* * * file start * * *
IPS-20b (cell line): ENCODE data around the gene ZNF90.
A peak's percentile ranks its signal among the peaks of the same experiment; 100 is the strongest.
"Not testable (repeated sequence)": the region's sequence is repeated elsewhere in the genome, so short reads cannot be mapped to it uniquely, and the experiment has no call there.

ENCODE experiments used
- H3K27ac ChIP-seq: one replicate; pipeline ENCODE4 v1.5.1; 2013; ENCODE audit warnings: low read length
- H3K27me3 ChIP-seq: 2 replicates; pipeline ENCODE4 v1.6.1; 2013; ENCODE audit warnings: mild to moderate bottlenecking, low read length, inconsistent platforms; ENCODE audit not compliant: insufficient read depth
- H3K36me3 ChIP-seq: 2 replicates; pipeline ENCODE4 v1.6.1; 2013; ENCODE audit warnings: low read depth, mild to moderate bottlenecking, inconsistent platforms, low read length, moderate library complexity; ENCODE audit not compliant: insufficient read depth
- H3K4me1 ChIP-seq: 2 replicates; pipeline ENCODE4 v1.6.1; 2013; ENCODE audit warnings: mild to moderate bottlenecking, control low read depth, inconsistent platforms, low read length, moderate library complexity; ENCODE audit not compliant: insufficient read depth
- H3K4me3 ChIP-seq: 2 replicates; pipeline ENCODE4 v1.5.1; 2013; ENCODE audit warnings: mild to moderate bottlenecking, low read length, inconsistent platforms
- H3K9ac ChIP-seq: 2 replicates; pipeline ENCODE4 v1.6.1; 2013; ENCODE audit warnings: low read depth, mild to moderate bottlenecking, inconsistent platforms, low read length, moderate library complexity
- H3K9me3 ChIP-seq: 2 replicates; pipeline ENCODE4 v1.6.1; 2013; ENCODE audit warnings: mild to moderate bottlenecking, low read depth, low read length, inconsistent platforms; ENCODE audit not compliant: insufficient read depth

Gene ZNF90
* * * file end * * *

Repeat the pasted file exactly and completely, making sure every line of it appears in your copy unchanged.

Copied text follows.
IPS-20b (cell line): ENCODE data around the gene ZNF90.
A peak's percentile ranks its signal among the peaks of the same experiment; 100 is the strongest.
"Not testable (repeated sequence)": the region's sequence is repeated elsewhere in the genome, so short reads cannot be mapped to it uniquely, and the experiment has no call there.

ENCODE experiments used
- H3K27ac ChIP-seq: one replicate; pipeline ENCODE4 v1.5.1; 2013; ENCODE audit warnings: low read length
- H3K27me3 ChIP-seq: 2 replicates; pipeline ENCODE4 v1.6.1; 2013; ENCODE audit warnings: mild to moderate bottlenecking, low read length, inconsistent platforms; ENCODE audit not compliant: insufficient read depth
- H3K36me3 ChIP-seq: 2 replicates; pipeline ENCODE4 v1.6.1; 2013; ENCODE audit warnings: low read depth, mild to moderate bottlenecking, inconsistent platforms, low read length, moderate library complexity; ENCODE audit not compliant: insufficient read depth
- H3K4me1 ChIP-seq: 2 replicates; pipeline ENCODE4 v1.6.1; 2013; ENCODE audit warnings: mild to moderate bottlenecking, control low read depth, inconsistent platforms, low read length, moderate library complexity; ENCODE audit not compliant: insufficient read depth
- H3K4me3 ChIP-seq: 2 replicates; pipeline ENCODE4 v1.5.1; 2013; ENCODE audit warnings: mild to moderate bottlenecking, low read length, inconsistent platforms
- H3K9ac ChIP-seq: 2 replicates; pipeline ENCODE4 v1.6.1; 2013; ENCODE audit warnings: low read depth, mild to moderate bottlenecking, inconsistent platforms, low read length, moderate library complexity
- H3K9me3 ChIP-seq: 2 replicates; pipeline ENCODE4 v1.6.1; 2013; ENCODE audit warnings: mild to moderate bottlenecking, low read depth, low read length, inconsistent platforms; ENCODE audit not compliant: insufficient read depth

Gene ZNF90